‘Millennials In Ayodhya Want Jobs, Not Ram Temple’

Posted by meghna sen in Politics, Society
March 1, 2017

Ayodhya voted on February 27, but the major parties that should have spoken about development are still stuck with the mandir-masjid issues.

After the demolition of the Babri Masjid, political parties have been hankering for the construction of Ram temple. But, the issue of temple construction has now become irrelevant for the young population in Uttar Pradesh. In this Uttar Pradesh elections, the government needs to focus on youth’s primary concern – job and employment. People want work opportunities and development in the state, not a Ram temple that the Bhartiya Janta Party is still stressing on. Gopal Verma, 23, is a student at a college for five years now and will cast his vote for the second time this year. “Our politicians should first do something for the development of the society and then do construct mandirs,” he says.

Activists of Bajrang Dal with Vishva Hindu Parishad (VHP), raise religious slogans during a procession marking the 24th anniversary of the demolition of the Babri Masjid in Ayodhya as ‘Shourya Divas’ on December 6, 2016 in Amritsar. Twenty-four years after the demolition, cases continue in court while its political repercussion is still being felt in the country. (Photo by Sameer Sehgal/Hindustan Times via Getty Images)

Tourism in Ayodhya, believed to be the birthplace of Ram, needs to be developed. Rather than playing politics over mandir-masjid in Ayodhya, the government should promote tourism that will help develop the city. The government had identified three circuits in Ayodhya – Ramayana Circuit, Krishna Circuit and Buddhist Circuit – to boost tourism. However, nothing much has been done in terms of improving the infrastructure or providing facilities to the tourists. Tourism has great potential to earn foreign exchange, empower women and generate employment. The city needs a complete overhaul in terms of infrastructure. The government should modify the city and provide facilities to attract tourists.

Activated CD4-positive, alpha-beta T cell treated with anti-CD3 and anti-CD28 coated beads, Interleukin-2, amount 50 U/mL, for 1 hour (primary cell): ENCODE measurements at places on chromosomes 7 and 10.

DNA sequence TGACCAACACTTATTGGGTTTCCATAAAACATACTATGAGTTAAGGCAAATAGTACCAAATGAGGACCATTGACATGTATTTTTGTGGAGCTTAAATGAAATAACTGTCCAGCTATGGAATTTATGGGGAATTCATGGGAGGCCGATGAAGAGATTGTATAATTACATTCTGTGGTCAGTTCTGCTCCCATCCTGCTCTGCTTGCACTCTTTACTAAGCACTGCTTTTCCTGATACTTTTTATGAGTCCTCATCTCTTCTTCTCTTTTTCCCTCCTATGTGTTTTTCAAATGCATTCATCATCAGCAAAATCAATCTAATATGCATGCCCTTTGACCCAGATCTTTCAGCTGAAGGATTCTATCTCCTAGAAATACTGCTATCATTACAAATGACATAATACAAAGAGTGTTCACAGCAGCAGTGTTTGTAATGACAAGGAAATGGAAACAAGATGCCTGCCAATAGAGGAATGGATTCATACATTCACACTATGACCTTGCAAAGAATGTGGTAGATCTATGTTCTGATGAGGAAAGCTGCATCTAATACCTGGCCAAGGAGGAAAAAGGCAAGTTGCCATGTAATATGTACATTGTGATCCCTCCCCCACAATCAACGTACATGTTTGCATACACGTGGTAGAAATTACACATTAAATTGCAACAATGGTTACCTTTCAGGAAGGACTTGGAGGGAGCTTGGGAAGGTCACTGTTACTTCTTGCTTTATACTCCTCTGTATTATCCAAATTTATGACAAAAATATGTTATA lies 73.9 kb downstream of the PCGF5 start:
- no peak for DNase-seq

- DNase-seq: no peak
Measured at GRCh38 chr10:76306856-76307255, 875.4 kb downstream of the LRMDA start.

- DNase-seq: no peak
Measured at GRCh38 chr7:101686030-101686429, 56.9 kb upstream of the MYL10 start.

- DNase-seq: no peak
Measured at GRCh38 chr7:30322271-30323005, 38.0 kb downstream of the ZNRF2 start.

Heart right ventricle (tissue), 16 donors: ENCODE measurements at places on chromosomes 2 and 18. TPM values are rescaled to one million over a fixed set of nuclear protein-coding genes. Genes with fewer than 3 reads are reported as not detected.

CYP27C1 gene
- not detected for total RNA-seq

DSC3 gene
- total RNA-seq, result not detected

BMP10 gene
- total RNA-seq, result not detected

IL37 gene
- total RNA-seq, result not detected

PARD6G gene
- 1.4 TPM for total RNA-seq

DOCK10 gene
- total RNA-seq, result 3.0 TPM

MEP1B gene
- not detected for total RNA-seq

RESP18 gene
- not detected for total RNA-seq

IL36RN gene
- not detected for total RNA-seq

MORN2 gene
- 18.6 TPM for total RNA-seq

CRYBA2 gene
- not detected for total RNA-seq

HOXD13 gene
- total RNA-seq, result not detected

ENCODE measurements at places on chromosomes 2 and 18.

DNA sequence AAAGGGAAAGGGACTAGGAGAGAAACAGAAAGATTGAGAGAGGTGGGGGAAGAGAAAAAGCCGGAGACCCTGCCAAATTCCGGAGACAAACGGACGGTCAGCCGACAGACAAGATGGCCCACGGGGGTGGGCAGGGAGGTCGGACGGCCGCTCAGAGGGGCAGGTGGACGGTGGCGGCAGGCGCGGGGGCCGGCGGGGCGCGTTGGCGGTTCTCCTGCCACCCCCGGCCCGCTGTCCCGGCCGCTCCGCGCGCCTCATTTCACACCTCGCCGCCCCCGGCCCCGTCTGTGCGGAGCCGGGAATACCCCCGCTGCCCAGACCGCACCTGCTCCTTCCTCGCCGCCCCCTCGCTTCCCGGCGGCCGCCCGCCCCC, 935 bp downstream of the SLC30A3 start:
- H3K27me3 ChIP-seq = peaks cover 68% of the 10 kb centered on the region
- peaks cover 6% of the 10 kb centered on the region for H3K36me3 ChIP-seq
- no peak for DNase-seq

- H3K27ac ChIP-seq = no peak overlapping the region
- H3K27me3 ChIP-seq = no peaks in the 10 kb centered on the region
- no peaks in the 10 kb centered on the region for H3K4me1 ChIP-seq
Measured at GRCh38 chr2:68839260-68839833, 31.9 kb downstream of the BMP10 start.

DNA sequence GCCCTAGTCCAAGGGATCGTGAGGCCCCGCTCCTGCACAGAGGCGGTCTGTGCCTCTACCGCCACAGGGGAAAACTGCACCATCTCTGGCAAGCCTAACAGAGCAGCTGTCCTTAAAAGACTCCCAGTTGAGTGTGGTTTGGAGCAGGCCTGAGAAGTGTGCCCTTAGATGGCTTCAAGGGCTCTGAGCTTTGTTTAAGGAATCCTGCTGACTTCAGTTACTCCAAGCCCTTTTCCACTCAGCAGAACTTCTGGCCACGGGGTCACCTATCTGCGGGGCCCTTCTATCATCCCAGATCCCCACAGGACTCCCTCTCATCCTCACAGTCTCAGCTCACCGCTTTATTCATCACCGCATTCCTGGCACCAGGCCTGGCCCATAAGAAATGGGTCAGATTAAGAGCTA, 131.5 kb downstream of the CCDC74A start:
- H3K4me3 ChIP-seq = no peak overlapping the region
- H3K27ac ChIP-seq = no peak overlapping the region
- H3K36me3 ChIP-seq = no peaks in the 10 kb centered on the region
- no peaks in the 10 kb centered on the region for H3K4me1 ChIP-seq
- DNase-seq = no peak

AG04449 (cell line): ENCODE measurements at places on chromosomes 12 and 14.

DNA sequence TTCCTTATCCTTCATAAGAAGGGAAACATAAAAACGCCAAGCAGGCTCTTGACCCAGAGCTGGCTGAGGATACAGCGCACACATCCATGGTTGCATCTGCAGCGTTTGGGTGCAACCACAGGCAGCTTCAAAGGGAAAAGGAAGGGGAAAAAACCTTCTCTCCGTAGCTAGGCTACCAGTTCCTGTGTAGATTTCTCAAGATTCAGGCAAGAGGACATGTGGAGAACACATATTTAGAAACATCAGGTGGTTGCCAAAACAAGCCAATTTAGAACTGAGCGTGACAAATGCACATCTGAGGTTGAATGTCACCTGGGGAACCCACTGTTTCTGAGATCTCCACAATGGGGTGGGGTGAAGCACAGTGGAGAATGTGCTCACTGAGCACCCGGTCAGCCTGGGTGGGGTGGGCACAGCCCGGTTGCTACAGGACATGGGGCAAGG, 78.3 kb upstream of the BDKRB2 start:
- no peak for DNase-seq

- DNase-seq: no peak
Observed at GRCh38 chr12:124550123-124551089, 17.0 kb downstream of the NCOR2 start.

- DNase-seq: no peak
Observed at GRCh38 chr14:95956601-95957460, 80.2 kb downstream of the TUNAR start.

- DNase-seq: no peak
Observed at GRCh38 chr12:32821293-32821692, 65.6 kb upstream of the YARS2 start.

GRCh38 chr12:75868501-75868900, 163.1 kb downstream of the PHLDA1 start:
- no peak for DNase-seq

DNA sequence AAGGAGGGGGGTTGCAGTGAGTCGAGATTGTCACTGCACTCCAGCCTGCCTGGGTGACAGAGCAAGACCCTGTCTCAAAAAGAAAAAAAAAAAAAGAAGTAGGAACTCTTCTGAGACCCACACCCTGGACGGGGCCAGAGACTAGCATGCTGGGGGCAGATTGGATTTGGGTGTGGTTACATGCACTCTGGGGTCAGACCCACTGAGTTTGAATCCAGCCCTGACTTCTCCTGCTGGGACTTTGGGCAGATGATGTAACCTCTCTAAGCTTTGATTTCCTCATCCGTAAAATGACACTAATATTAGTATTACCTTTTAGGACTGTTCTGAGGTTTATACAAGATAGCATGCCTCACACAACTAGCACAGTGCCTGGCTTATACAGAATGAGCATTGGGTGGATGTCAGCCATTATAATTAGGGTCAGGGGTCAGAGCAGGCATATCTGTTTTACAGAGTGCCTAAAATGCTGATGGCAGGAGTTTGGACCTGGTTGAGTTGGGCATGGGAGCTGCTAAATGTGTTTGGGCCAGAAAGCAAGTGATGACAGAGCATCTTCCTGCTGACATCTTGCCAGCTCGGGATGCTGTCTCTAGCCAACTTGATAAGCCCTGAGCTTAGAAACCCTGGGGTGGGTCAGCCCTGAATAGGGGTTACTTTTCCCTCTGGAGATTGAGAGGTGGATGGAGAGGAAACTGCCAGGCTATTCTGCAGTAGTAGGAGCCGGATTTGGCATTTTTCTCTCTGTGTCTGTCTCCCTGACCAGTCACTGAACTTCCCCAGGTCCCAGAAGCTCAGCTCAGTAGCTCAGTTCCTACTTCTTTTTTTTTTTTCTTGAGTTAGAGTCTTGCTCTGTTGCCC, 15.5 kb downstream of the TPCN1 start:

Ayodhya has always voted for BJP. This time the BSP has fielded a Muslim candidate in Ayodhya. This is the first time when a mainstream party fielded a Muslim candidate from the constituency. Of Ayodhya’s three lakh voters, 50,000 are Muslims. Usually, Samajwadi Party is known to get all the Muslim votes, but the nomination of a Muslim candidate by the BSP may split votes between the BSP and the SP. “The candidate nominated by BSP will get the benefit of being a Muslim, but some Muslim votes will go to SP since the party is seen as an alternative to BJP,” says Raghubar, a resident of Ayodhya.

People are divided on the issue of demonetization. While some say that it will have no effect on the elections, others feel BJP may have to lose some votes because of the harassment people had to face during demonetization.

“In the past two years, SP has done some good work. Vote bank politics of BSP and BJP may be ineffective this time. The BSP’s fielding a Muslim candidate and BJP’s push for Ram temple are not going to work because people are not interested in the temple anymore. They want employment and progress,” says Sheela Yadav, another resident of Ayodhya.

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